Thursday, May 28, 2009


ON MEMORIAL DAY: "Ring out the grief that saps the mind for those that here we see no more." --Tennyson

WIT: A PLAY Margaret Edson. An intense treatment of cancer, complete with critical analysis of John Donne as well as touching references to The Runaway Bunny, Margaret Wise Brown's loosely connected companion piece to Goodnight Moon. Until I read Wit I had always preferred Goodnight Moon to Runaway Bunny, but in the same way that Aimee Bender (2014) elevates "Goodnight Moon," Edson's analysis gave me a new appreciation of Runaway Bunny. Who ever knew that this childhood favorite was actually a metaphysical poem? Enough wit and elegance to prepare us for the inevitably sad ending. The main character / patient / professor Vivian Bearing (in the movie, Emma Thompson portrays her perfectly) explains that against immense biochemical odds her "only defense is the acquisition of vocabulary" (44).

Similarly, in THE YEAR OF MAGICAL THINKING Joan Didion writes that "Information is control" (94); and acquiring it is the most important thing she can do for her daughter Quintana Roo (a magical name!). Didion documents her relentless pursuit of knowledge concerning Quintana's illness. A vigilant advocate, she surrounds herself with medical texts, recording and absorbing as much information as possible. But, sadly, knowledge / information / vocabulary cannot always prevent loss. "No eye is on the sparrow" (190, 227).

THE LOVELY BONES & LUCKY Alice Sebold: If you go for true crime, LUCKY is a very sobering non - fiction account of Sebold's rape and the subsequent trial when she was an undergrad at Syracuse Univ. Her first book, THE LOVELY BONES, is a novel, also about the rape and murder of a young girl; the setting is a 1970s subdivision enough like the one my family lived in to give me nightmares. The two books really go hand in hand. I know they sound horrible, but I'm not sorry that I read either of them, despite their heinous subject matter. Sebold has endured with grace. We are lucky to have her on this planet.

Soon to be a movie of LOVELY BONES but not sure I'm ready for that. My least favorite part of the book is when her spirit enters her girlfriend's body so that she can make love with her highschool boyfriend. That reminded me just a bit too much of Ghost, with Whoopi Goldberg, et. al., or even worse Truly Madly Deeply. Sex with the dearly departed? That concept just doesn't work for me.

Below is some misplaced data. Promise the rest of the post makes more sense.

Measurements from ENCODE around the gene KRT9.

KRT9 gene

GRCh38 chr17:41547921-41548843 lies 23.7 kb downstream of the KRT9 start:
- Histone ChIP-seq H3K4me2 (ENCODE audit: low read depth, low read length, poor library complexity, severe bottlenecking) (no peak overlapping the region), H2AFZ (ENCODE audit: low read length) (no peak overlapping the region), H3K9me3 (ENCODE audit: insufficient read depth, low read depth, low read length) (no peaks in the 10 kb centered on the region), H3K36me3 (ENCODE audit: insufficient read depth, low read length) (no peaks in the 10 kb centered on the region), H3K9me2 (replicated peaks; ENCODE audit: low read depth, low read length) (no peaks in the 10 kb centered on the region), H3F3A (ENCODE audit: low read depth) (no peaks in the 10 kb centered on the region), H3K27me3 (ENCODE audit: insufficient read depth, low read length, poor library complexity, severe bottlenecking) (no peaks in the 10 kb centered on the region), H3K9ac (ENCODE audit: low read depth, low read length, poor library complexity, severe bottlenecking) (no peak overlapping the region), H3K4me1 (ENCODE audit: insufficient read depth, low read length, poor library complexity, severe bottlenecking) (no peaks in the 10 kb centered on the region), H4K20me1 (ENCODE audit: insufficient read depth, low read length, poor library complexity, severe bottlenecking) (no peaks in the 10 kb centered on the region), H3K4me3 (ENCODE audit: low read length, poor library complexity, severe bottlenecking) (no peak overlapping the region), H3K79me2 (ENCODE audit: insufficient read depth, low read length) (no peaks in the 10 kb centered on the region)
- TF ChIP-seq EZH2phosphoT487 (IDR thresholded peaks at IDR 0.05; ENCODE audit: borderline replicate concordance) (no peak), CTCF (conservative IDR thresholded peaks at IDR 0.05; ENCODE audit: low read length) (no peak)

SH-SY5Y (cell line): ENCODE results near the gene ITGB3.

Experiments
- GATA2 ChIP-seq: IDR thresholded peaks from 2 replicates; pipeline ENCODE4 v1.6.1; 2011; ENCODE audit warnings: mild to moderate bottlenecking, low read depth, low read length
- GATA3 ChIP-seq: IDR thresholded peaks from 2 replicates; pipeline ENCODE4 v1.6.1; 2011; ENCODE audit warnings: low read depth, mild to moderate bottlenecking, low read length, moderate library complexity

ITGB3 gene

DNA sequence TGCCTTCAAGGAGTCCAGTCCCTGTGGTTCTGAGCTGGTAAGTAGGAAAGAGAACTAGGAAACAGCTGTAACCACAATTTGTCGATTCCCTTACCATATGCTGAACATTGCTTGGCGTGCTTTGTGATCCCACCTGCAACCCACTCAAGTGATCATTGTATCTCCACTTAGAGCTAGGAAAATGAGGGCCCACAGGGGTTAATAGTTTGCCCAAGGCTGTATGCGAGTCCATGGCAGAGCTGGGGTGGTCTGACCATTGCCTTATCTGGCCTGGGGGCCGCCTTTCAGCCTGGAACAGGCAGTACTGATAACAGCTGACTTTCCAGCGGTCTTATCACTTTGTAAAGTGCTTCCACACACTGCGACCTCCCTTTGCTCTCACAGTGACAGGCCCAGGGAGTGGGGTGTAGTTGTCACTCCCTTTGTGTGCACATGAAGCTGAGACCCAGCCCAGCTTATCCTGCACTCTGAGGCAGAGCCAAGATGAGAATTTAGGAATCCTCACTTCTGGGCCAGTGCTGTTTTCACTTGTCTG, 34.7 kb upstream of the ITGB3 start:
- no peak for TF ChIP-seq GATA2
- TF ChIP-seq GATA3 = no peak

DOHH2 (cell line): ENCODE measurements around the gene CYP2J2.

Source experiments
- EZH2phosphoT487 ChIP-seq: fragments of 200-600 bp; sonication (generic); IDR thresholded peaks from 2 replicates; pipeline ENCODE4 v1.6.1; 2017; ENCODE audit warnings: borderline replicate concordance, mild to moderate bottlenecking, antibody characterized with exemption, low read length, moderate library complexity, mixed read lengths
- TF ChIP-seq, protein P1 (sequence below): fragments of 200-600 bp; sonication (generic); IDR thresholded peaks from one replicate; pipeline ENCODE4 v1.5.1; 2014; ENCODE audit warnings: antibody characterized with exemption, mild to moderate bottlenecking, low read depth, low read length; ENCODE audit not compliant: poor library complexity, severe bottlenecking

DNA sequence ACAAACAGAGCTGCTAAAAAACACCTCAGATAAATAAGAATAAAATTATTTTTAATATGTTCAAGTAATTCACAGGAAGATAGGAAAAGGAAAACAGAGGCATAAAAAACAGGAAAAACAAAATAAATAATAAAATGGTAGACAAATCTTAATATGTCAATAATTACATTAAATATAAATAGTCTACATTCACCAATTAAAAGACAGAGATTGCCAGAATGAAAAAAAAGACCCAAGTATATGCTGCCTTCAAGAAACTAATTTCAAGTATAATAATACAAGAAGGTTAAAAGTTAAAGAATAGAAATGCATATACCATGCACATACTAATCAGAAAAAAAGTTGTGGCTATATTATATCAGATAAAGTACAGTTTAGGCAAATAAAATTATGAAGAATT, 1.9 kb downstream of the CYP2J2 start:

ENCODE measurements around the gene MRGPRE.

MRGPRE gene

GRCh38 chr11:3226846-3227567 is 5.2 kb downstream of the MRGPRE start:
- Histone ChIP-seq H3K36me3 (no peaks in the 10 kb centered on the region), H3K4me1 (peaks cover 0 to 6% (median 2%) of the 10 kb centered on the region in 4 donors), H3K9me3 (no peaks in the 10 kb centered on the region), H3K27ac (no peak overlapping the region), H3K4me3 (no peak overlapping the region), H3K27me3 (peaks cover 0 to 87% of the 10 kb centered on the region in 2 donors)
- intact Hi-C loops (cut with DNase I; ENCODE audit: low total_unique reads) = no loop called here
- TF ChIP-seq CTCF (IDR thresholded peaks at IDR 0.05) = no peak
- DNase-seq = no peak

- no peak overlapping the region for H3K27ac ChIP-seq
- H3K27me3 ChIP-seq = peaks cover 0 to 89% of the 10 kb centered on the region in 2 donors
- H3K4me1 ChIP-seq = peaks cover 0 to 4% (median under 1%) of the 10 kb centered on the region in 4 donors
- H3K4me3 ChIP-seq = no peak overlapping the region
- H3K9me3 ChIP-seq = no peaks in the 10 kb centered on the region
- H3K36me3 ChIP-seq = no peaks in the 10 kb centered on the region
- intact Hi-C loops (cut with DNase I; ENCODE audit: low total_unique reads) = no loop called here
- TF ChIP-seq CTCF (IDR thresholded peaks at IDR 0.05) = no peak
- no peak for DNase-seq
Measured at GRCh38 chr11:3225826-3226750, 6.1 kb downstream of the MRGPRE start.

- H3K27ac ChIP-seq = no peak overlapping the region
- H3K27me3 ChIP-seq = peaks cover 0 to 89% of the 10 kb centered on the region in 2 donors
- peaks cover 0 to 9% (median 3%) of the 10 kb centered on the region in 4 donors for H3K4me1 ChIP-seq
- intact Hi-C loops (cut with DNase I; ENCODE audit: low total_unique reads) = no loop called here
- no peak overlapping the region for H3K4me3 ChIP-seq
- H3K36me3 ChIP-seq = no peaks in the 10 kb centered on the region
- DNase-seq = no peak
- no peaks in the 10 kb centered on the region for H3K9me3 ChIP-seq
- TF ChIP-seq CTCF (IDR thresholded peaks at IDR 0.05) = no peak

AUTOBIOGRAPHY OF A FACE Lucy Grealy: If you read this one a few years back, now it's time for TRUTH & BEAUTY, Ann Patchett's memoir about her friendship with Grealy. Very sad, very beautiful . . . but true? Important to remember that this is the truth according to Patchett, not Grealy (who is no longer here to comment), and certainly not Grealy's family (check out the web). However, the memoir does include a number of touching, searching letters written from Grealy to Patchett over the years. A compelling narrative that I stayed up until 3am to finish, it had been awhile since I wanted to read something that much!

Lots of insight on depression. Lucy writes to Ann of a discussion with her therapist concerning "the negative self - esteem thing":

"She said this extraordinary thing: I can stop it. I don't have to feel this bad about myself all the time. . . . I was sort of flabbergasted in the way [she] just so categorically said Yeah, we can fix that. Like it was an infection or a bad tooth or something. It was the objectifying of it that startled me, and I'm attracted to it, to thinking it's something you can change, though of course I don't believe it, yet that, according to . . . the shrink, is part of the problem, a bona fide symptom of it. Curious, very curious" (105).

Patchett observes that Lucy "was realizing that the enormous sadness of her life had possibly come from a source other than her face, and that she had never been able to get completely well because she had always been trying to fix the wrong thing" (235-36).

There is also Patchett's BEL CANTO (which many love, but I've started a couple of times without finishing) & PATRON SAINT OF LIARS (which I wasn't wild about: see my remarks below, 2003). PATRON SAINT was also made into a movie, something I was unaware of until reading TRUTH & BEAUTY. I'm keeping Patchett on my list of writers (along with Anne Lamott, Laurie Colwin & Alice Walker) whose nonfiction is much more appealing to me than their novels.